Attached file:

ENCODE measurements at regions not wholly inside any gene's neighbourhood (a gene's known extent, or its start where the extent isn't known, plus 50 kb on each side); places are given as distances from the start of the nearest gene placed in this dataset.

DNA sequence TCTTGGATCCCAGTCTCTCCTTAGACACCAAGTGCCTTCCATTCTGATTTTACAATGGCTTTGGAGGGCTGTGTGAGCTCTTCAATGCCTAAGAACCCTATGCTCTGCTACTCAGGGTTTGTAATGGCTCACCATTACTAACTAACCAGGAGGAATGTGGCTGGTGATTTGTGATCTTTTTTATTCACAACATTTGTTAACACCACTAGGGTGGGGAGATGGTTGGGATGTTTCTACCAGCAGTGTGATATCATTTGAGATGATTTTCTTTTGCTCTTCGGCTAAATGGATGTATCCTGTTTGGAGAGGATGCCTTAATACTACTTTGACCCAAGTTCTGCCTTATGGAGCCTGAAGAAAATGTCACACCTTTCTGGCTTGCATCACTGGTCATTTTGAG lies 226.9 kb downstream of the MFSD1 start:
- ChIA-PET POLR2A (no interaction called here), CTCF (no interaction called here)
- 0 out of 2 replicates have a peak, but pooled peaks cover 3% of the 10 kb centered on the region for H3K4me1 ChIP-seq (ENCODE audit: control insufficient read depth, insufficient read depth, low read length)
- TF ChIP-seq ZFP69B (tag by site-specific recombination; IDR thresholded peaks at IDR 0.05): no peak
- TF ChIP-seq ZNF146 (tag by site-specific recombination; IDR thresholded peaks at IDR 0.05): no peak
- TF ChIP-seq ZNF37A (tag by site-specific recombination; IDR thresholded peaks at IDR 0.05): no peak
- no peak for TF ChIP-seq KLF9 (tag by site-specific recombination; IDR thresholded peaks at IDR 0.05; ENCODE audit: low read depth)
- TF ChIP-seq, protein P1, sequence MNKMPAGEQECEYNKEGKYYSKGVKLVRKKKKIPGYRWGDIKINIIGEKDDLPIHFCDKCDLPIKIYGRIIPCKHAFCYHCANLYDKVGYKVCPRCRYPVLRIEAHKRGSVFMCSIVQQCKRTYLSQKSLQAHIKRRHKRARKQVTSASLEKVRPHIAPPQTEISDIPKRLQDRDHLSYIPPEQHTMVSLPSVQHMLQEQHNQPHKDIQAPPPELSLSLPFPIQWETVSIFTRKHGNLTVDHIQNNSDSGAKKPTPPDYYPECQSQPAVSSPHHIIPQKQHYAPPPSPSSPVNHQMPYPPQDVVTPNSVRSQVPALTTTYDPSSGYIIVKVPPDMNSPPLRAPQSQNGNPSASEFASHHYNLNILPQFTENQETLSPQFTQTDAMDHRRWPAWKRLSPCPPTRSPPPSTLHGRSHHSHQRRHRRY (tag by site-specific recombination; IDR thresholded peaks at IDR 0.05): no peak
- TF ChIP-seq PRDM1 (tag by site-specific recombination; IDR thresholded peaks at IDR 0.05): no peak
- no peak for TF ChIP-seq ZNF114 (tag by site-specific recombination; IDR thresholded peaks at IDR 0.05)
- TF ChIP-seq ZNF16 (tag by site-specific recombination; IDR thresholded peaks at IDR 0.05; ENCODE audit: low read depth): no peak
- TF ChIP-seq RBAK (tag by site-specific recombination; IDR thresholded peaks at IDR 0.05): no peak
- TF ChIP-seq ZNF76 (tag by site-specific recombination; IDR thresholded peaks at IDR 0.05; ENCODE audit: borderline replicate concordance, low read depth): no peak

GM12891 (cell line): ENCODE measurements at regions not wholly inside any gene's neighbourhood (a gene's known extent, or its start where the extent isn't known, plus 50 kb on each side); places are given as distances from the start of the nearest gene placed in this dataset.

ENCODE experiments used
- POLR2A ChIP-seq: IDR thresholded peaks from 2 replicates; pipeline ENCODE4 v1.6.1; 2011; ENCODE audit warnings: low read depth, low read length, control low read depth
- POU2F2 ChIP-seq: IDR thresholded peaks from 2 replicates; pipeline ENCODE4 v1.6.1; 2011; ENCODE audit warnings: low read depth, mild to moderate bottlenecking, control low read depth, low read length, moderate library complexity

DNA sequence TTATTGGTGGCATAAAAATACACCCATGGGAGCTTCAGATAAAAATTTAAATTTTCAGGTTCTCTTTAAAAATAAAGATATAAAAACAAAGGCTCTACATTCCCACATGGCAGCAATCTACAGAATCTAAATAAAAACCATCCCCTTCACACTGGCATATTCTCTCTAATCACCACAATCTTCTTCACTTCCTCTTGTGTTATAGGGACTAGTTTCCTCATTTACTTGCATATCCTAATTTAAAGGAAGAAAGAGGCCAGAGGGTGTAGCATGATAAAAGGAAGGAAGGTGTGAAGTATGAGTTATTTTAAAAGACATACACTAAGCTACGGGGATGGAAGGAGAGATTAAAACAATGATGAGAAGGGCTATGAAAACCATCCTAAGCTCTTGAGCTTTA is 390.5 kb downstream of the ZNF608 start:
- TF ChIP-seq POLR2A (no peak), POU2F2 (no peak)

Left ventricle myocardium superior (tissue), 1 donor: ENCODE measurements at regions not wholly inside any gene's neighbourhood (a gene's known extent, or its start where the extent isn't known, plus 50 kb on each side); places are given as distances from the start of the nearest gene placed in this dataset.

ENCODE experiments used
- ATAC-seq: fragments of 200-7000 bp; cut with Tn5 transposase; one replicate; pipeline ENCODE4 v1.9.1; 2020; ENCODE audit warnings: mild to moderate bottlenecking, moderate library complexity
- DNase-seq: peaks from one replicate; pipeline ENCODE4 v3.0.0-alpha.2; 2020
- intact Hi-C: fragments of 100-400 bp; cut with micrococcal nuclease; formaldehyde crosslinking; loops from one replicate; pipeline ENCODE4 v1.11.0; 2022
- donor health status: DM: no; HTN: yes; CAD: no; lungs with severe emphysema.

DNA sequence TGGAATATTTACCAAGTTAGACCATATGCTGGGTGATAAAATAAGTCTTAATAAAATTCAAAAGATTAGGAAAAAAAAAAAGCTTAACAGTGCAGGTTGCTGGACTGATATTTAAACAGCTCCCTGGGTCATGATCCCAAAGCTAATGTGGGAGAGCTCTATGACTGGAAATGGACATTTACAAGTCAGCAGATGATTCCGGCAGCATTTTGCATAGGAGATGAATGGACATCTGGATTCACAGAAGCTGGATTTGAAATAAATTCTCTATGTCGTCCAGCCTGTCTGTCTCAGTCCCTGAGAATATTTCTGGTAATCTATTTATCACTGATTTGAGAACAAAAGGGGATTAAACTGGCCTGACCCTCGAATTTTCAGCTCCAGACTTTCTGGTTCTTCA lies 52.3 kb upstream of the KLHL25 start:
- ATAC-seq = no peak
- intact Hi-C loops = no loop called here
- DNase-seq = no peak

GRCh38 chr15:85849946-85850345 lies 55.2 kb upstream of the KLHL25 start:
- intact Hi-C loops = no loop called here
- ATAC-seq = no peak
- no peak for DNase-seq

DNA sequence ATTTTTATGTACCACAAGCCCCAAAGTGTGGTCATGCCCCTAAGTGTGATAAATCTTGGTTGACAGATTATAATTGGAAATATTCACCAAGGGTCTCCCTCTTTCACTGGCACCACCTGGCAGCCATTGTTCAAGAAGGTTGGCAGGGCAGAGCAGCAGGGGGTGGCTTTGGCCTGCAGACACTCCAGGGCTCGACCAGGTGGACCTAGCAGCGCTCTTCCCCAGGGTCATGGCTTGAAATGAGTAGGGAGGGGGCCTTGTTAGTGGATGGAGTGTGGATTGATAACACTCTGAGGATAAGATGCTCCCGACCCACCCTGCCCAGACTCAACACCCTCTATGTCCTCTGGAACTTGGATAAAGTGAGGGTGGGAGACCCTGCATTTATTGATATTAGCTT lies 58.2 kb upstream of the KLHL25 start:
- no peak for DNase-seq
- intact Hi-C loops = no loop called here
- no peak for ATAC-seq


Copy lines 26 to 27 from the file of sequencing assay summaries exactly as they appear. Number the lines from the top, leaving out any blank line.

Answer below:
- donor health status: DM: no; HTN: yes; CAD: no; lungs with severe emphysema.

DNA sequence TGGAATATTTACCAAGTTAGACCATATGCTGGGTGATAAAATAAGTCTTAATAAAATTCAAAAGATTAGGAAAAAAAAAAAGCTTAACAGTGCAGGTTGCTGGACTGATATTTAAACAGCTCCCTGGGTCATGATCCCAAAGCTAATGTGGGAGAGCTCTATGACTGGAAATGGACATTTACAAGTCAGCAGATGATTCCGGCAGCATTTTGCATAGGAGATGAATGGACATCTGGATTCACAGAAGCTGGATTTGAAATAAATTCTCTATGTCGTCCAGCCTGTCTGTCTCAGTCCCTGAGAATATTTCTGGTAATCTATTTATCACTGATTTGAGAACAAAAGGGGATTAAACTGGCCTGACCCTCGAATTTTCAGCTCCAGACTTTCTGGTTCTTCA lies 52.3 kb upstream of the KLHL25 start: